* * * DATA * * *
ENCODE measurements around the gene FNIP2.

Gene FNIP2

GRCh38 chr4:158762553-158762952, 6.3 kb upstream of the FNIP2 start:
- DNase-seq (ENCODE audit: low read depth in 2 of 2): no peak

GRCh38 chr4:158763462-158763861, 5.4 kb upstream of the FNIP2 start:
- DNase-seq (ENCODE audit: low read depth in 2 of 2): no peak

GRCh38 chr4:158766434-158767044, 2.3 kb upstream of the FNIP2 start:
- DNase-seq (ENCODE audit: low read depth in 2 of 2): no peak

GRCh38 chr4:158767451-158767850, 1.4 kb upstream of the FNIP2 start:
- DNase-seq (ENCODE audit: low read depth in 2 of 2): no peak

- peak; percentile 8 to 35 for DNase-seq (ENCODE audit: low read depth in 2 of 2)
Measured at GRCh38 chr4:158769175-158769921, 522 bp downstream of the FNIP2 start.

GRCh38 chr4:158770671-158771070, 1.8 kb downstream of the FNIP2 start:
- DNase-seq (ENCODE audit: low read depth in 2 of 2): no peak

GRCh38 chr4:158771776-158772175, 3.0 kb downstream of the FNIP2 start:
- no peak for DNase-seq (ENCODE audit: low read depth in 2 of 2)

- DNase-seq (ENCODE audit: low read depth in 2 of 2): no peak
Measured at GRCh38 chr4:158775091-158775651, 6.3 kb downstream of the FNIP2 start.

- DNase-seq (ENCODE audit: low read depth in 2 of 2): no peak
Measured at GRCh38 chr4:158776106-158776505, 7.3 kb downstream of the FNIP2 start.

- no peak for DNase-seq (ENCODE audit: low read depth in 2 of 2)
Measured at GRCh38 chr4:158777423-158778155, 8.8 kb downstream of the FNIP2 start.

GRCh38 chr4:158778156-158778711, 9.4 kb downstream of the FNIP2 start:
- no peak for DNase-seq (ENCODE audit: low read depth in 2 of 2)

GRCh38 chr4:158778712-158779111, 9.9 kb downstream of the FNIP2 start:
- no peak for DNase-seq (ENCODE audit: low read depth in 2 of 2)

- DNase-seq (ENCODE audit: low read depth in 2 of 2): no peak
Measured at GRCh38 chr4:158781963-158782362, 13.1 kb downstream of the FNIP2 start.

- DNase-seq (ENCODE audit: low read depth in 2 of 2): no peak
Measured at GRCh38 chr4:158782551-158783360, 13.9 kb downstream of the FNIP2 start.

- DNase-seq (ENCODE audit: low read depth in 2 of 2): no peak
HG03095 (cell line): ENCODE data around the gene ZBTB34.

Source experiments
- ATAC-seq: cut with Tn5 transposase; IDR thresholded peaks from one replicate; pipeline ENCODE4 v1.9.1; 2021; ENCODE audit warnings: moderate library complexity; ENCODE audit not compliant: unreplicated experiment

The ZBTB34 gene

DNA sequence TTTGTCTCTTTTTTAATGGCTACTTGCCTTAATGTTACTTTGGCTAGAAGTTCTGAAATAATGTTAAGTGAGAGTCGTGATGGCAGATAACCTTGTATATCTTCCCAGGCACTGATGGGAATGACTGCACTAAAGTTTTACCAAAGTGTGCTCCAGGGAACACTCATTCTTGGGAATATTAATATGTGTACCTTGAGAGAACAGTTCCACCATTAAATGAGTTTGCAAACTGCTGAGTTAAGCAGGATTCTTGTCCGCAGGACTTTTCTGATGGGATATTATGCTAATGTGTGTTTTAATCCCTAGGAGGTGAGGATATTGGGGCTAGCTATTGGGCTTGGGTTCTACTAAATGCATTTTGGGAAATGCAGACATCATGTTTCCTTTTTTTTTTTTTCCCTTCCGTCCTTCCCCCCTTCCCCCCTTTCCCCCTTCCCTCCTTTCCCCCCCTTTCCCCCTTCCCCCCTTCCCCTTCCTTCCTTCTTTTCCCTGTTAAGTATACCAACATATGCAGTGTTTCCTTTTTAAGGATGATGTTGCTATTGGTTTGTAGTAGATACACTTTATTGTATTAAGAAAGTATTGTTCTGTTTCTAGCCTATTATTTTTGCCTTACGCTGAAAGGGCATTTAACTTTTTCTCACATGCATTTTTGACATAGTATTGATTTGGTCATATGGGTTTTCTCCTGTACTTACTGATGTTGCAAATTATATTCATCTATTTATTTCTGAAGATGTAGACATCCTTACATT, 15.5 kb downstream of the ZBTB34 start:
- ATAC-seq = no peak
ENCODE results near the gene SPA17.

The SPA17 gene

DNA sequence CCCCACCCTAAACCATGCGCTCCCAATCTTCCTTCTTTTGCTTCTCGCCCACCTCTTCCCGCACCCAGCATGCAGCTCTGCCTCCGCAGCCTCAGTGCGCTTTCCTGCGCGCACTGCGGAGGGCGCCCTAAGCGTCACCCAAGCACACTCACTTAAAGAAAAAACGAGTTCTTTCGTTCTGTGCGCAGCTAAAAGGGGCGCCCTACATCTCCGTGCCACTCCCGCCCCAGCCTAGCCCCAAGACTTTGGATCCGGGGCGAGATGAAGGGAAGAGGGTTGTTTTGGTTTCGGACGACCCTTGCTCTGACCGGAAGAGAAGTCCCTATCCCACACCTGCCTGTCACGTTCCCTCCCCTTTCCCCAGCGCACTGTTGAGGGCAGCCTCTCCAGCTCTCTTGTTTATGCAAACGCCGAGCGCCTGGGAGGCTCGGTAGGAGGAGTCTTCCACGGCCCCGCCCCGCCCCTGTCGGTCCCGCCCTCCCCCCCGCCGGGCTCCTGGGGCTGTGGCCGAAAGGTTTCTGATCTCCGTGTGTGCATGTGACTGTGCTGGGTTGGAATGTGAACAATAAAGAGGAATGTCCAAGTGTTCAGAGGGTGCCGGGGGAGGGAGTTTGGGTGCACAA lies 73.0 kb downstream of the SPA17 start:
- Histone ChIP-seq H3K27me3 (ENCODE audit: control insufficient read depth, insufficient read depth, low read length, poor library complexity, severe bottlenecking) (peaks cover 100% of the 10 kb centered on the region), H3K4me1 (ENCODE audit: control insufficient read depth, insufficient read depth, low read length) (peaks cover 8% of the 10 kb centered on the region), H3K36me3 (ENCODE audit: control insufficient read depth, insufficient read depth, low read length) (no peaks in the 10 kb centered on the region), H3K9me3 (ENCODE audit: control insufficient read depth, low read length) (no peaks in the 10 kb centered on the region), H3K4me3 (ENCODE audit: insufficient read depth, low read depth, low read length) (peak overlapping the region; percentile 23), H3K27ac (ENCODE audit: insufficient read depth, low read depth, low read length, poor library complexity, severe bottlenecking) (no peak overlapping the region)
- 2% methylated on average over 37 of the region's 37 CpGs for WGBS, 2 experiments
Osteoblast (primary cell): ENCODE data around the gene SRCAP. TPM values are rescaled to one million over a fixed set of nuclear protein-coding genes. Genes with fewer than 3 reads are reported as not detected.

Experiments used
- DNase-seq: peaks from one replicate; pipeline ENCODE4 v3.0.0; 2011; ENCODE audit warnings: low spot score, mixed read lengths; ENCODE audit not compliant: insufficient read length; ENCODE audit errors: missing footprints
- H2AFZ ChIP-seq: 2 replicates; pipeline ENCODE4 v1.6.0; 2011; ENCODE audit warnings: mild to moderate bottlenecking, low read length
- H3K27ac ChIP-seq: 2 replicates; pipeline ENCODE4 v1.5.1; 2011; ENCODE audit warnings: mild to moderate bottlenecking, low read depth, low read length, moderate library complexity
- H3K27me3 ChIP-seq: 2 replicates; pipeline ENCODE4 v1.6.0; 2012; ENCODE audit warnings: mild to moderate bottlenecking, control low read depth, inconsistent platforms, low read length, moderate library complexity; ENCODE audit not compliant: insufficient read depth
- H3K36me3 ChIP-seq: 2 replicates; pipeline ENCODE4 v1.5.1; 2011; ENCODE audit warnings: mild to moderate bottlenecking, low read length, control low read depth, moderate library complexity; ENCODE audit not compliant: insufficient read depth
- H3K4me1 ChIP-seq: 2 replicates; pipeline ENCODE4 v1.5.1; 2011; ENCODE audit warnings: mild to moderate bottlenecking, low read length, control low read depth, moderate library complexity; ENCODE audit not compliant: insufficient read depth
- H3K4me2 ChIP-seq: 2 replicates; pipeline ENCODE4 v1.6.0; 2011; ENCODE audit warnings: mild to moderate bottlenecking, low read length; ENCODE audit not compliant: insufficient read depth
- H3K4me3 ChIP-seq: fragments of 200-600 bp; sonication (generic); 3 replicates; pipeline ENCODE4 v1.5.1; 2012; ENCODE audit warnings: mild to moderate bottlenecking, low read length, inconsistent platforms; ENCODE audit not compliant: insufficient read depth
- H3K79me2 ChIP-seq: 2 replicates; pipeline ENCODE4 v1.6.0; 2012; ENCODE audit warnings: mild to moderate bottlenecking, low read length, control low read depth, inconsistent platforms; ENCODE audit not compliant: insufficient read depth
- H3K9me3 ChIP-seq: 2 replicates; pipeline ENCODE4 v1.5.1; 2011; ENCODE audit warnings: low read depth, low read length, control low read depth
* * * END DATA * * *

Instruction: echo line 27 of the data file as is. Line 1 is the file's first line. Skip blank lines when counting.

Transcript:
- DNase-seq (ENCODE audit: low read depth in 2 of 2): no peak